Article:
“I was forced out because I was leading a wide-ranging corruption probe into Burisma,” Shokin said in his affidavit. He is currently trying to win his job back through the Supreme Court of Ukraine.

Daria Kaleniuk, executive director of the Anti-Corruption Action Center, called Shokin’s affidavit “a lie” his explanation of the reasons for his dismissal as “nonsense.” Shokin was fired for sabotaging corruption cases.

Lutsenko, a former Ukrainian member of parliament who lacked a law degree or relevant experience in prosecuting crimes, was appointed by Poroshenko and served as prosecutor-general from 2016 and 2019.

“Yuriy Lutsenko is used to lying. He frequently lied in Ukraine and got away with this. He achieved his PR targets (this way) and thought that such methods will work in geopolitics,” said Kaleniuk. “He lied to the American outlet, The Hill, to keep his job.”

Questionable allegations

The allegations expressed by Shokin and Lutsenko were debunked on multiple occasions.

Lutsenko’s claimed that Ukraine interfered in the 2016 elections to help Clinton, the former U.S. secretary of state and Trump’s defeated rival, by framing Manafort.

In the notes, Lutsenko acknowledges that the so-called “black ledgers” exist. “This book contained a list of people who were receiving kickbacks, such as $3 million for a vote on the state budget by a member of parliament.”

In fact, the 22 pages were published back in 2016 revealing the names of former ministers, lawmakers and political consultants.

The second claim targeted Yovanovitch, whom Lutsenko accused of giving him a list of “untouchables,” or people he should not prosecute. This was debunked by the U.S. State Department, which called Lutsenko’s claim “an outright fabrication.” Lutsenko also later backtracked on the allegation, but Trump recalled her from Kyiv in May, three months ahead of schedule, and complained to Zelensky in the July 25 phone call that she was a bad prosecutor and ominously told Zelensky she would “go through some things.”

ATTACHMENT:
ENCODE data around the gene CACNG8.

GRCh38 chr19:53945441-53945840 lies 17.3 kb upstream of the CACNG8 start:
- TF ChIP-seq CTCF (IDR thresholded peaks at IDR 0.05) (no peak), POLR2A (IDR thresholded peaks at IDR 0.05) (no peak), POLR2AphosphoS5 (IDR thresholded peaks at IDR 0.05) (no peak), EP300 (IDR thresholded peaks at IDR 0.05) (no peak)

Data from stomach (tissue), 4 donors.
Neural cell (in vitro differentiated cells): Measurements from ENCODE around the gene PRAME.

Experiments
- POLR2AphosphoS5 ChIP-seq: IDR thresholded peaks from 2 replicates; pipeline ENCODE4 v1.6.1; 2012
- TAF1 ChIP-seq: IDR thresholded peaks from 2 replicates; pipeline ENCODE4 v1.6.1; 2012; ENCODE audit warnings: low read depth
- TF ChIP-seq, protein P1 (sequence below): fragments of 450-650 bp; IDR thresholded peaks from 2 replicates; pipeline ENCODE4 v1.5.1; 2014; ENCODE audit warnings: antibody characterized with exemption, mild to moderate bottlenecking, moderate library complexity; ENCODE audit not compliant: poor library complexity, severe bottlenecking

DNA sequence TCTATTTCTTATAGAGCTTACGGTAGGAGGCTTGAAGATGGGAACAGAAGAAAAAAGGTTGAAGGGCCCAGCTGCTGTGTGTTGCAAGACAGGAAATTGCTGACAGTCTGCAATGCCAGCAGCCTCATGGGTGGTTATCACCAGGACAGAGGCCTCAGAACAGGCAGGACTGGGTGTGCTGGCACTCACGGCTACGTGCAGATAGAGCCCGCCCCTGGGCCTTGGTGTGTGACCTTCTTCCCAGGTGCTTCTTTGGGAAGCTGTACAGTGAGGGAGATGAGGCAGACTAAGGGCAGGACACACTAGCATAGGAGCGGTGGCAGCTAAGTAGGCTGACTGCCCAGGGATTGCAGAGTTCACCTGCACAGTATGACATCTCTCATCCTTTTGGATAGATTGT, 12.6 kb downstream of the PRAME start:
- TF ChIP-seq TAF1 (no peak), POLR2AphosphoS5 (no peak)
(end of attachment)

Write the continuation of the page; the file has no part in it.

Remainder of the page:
She is currently on leave from the State Department and teaching at Georgetown University in Washington, D.C. She is scheduled to give a deposition to House investigators on Oct. 10.

Lutsenko’s conflict with Yovanovitch dates back at least to 2017, after he publicly exposed undercover agents for the National Anti-Corruption Bureau of Ukraine, undermining an ongoing criminal investigation. He was reportedly denied entry into the United States for a law enforcement conference and held a grudge, blaming her.

Lutsenko also alleged that Hunter Biden was involved in corruption while serving on the board directors at Burisma and that Ukraine failed to investigate the case properly.

Ukraine did fail to investigate the case properly, but the blame goes to Shokin, not Biden or the United States.

During Shokin’s tenure, instead of providing evidence to United Kingdom authorities who had frozen $23 million in Burisma accounts on suspicion of money laundering, prosecutors sent British investigators letters saying that Burisma faced no criminal proceedings. Without evidence of wrongdoing, U.K. authorities released the money, which got transferred to Cyprus.

As far back as 2015, U.S. officials urged an investigation of Burisma and the prosecutors who sabotaged the case. In a landmark speech in Odesa on Sept. 24, 2015, then-U.S. Ambassador to Ukraine Geoffrey R. Pyatt said “the misconduct by the Prosecutor General’s Office officials who wrote those letters should be investigated, and those responsible for subverting the case by authorizing those letters should – at a minimum – be summarily terminated.”

Burisma is owned by Yanukovych-era Ecology Minister Mykola Zlochevsky, who acquired at least 38 lucrative oil and gas exploration permits that are awarded by the ministry he headed. He denies wrongdoing.

Again, Lutsenko backtracked on yet another of his wild and unsubstantiated claims. In a May 16 interview to Bloomberg, Lutsenko said: “Hunter Biden did not violate any Ukrainian laws — at least as of now, we do not see any wrongdoing.” He said the same about Joe Biden.

But, as the world knows today, the damage has been done and Trump’s presidency hangs in the balance, as House investigators look at whether the American president’s pressure on Zelensky in the July 25 phone call and other alleged wrongdoing warrant impeachment

Source:Ocnus.net 2019